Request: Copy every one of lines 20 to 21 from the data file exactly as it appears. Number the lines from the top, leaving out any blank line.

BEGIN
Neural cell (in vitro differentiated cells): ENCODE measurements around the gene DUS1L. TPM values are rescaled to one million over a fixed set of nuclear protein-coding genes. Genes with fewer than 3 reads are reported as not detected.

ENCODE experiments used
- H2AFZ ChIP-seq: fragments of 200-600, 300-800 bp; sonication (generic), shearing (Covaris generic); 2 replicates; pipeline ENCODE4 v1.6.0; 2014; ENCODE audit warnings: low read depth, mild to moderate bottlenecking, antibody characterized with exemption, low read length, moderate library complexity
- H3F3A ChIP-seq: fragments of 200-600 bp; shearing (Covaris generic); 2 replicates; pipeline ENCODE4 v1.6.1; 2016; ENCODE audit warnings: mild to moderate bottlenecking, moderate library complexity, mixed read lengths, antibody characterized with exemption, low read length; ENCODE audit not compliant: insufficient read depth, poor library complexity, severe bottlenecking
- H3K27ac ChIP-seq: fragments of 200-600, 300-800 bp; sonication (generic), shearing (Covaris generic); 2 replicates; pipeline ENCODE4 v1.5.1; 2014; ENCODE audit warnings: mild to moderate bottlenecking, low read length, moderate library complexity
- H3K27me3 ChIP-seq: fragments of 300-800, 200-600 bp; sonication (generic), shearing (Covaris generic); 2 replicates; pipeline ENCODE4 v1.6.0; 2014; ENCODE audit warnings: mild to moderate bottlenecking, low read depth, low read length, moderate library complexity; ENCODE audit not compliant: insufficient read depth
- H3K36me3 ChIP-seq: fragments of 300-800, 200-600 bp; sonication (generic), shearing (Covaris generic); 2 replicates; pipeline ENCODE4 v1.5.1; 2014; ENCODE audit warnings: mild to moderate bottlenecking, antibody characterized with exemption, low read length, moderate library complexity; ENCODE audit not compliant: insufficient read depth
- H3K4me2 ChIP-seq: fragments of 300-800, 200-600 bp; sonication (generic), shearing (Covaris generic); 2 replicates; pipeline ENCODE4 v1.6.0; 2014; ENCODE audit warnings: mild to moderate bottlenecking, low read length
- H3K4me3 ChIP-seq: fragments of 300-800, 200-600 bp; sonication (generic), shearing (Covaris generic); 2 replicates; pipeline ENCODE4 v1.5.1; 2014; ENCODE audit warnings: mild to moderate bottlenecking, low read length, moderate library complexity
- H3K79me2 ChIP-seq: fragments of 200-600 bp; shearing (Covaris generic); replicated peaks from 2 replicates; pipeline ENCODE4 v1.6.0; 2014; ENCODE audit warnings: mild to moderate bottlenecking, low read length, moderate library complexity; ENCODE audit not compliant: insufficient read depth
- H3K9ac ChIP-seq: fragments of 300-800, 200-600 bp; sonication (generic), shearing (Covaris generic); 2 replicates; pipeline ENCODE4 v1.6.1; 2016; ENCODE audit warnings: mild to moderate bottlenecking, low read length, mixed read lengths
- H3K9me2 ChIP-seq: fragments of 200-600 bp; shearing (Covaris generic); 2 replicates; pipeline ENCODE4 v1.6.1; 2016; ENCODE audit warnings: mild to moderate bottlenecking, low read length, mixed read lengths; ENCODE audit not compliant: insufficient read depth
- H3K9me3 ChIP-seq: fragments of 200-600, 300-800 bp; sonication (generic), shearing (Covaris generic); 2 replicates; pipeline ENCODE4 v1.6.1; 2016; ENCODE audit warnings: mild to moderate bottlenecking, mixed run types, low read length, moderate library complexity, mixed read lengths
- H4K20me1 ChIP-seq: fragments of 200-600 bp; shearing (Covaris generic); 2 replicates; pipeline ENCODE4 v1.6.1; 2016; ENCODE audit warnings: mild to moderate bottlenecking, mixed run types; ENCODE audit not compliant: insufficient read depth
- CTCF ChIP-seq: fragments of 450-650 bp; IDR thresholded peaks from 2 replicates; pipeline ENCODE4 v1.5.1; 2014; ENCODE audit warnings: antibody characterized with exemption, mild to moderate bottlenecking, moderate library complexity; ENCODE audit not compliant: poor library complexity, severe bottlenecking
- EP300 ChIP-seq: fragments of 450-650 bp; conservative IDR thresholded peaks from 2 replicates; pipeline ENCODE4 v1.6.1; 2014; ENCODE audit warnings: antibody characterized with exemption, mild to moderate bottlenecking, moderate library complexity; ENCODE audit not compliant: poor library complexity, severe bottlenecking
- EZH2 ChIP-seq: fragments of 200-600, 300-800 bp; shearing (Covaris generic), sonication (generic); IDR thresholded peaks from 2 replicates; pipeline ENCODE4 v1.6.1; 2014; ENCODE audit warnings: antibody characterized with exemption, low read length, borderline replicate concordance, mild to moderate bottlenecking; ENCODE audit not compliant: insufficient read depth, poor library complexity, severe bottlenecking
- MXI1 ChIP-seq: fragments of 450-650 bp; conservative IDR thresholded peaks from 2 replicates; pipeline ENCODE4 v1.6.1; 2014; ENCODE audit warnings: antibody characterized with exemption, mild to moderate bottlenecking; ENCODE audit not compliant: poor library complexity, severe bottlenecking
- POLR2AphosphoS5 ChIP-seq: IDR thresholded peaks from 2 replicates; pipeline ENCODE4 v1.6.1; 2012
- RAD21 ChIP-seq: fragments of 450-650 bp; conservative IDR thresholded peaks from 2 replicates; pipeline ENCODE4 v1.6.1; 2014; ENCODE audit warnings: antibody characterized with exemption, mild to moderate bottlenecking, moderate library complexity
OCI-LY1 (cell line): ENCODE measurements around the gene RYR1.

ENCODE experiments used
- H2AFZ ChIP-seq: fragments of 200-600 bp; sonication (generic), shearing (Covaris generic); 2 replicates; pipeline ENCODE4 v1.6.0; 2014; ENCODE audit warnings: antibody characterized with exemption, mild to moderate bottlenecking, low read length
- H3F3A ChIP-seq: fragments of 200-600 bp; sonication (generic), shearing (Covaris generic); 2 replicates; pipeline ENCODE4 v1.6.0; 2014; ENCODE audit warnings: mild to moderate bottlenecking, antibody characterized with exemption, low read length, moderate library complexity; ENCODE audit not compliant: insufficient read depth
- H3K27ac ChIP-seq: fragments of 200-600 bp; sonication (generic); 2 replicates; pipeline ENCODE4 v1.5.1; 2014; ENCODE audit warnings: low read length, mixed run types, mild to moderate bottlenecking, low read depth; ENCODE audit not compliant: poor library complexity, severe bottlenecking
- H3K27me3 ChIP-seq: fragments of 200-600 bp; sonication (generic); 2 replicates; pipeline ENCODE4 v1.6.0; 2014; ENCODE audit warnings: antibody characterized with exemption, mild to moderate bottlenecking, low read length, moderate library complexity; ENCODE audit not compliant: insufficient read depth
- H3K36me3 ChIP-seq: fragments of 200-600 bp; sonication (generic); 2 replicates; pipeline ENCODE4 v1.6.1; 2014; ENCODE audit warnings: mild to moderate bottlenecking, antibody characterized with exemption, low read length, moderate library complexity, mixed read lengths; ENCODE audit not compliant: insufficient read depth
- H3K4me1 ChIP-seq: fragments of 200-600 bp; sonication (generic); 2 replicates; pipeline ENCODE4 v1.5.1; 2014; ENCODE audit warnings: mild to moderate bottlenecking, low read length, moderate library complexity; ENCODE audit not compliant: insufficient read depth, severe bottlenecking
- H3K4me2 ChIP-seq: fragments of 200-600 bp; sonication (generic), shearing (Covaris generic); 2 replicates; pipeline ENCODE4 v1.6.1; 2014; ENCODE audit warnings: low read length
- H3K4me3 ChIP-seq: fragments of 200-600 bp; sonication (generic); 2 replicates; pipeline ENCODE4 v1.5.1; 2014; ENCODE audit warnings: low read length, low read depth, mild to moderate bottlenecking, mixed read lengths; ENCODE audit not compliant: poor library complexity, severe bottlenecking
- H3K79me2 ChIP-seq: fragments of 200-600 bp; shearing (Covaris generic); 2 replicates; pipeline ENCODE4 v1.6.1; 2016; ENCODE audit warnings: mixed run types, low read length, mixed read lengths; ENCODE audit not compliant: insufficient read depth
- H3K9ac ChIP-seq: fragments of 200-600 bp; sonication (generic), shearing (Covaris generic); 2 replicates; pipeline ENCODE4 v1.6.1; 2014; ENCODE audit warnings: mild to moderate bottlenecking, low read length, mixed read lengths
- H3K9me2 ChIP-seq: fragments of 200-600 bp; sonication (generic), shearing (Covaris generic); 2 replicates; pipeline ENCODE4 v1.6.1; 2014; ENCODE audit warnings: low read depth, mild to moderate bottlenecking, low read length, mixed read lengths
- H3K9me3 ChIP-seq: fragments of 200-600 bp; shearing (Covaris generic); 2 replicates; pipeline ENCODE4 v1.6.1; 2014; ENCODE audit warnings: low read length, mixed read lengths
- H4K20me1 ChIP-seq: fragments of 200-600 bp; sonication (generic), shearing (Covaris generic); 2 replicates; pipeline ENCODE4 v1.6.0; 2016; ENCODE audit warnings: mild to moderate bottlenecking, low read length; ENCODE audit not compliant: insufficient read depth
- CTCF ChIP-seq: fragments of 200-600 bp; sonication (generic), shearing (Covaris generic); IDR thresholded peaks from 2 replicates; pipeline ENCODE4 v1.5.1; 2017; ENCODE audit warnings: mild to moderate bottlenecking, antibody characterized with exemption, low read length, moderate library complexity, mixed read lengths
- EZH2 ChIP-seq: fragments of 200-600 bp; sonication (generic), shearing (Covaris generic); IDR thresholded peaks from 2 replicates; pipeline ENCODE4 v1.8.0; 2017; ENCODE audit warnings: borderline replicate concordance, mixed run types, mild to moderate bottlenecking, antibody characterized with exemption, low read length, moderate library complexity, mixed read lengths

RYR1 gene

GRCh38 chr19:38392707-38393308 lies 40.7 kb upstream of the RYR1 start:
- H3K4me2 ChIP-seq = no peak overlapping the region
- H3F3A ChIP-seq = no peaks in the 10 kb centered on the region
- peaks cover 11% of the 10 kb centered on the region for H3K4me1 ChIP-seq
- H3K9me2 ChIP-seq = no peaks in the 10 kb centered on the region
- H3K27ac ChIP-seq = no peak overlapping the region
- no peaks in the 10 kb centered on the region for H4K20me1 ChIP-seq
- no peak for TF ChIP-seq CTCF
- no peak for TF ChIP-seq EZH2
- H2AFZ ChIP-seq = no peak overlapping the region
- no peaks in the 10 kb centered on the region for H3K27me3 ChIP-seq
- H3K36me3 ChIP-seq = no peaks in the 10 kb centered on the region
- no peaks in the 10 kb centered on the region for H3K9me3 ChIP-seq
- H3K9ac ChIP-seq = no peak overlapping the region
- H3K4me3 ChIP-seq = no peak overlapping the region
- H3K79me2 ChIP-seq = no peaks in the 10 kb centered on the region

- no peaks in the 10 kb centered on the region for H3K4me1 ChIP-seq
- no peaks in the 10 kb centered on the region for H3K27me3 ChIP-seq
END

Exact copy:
- RAD21 ChIP-seq: fragments of 450-650 bp; conservative IDR thresholded peaks from 2 replicates; pipeline ENCODE4 v1.6.1; 2014; ENCODE audit warnings: antibody characterized with exemption, mild to moderate bottlenecking, moderate library complexity
OCI-LY1 (cell line): ENCODE measurements around the gene RYR1.